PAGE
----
January 5, 2009

Sea Shepherd Activist Group Abandons Anti-Whaling Campaign

Sea Shepherd, an anti-whaling group, has been forced to abandon its chase of a Japanese whaling fleet to refuel its ship.

According to Paul Watson, founder of the U.S. group, the Sea Shepherd team would return to its pursuit in the Antarctic after refueling its ship, the Steve Irwin, in a nearby port.

Watson added that the two-week operation had been successful in lowering the number of whales killed by the Japanese.

Despite an international freeze on whaling since 1986, Japan continues to make annual hunts to capture 900 whales.  Although Japan justifies the action by claiming "scientific" purposes, much of the whale meat is believed to end up for sale in markets.

"We have engaged them, we have stopped their whaling activities for two weeks and we have successfully chased them out of the Australian Antarctic territorial waters," Watson said.

"We now have to return to land to refuel. We don't have the luxury of refueling at sea like the Japanese fleet has."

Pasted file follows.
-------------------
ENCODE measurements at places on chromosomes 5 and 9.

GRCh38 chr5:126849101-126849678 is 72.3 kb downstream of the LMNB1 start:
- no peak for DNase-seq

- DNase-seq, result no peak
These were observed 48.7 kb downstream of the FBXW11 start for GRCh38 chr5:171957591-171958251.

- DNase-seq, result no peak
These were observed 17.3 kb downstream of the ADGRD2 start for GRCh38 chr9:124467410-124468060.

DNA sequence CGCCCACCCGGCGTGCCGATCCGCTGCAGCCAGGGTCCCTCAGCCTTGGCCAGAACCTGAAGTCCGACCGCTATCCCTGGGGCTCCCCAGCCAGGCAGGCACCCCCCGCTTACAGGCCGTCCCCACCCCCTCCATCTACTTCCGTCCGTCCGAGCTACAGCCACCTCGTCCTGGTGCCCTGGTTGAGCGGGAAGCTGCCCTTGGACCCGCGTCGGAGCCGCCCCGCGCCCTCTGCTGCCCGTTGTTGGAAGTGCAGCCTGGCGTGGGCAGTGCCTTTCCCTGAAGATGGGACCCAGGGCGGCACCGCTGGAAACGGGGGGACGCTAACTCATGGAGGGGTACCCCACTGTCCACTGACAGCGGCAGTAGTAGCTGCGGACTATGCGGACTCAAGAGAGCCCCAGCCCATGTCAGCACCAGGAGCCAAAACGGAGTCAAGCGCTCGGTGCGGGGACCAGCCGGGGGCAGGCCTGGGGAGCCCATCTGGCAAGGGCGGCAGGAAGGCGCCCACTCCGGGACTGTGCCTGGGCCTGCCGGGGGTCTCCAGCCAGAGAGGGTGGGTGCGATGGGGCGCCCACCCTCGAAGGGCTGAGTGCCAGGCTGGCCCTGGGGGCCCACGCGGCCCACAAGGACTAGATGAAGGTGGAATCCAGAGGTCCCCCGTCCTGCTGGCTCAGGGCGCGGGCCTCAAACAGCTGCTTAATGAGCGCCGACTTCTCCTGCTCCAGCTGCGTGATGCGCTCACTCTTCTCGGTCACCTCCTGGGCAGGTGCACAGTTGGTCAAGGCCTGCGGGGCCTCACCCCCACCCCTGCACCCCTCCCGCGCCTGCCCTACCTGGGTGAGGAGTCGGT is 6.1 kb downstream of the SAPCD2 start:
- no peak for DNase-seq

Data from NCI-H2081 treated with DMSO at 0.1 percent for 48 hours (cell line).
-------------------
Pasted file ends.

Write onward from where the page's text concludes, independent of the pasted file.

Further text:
The Steve Irwin and crew have chased the Japanese fleet for two weeks, and nearly 2,000 miles from the Commonwealth Bay in the Australian Antarctic Territory, to the Ross Sea.

Australia claims the territory around the Antarctic, but Japan says they are only operating in international waters.

Japan's Institute of Cetacean Research, which operates the hunt, has accused the Sea Shepherd group of "eco-terrorism" and endangering their crew and vessels. 

Watson denies the allegations, although Sea Shepherd has employed tactics such as pelting Japanese ships with rotten butter, methyl cellulose, and dye mixtures.


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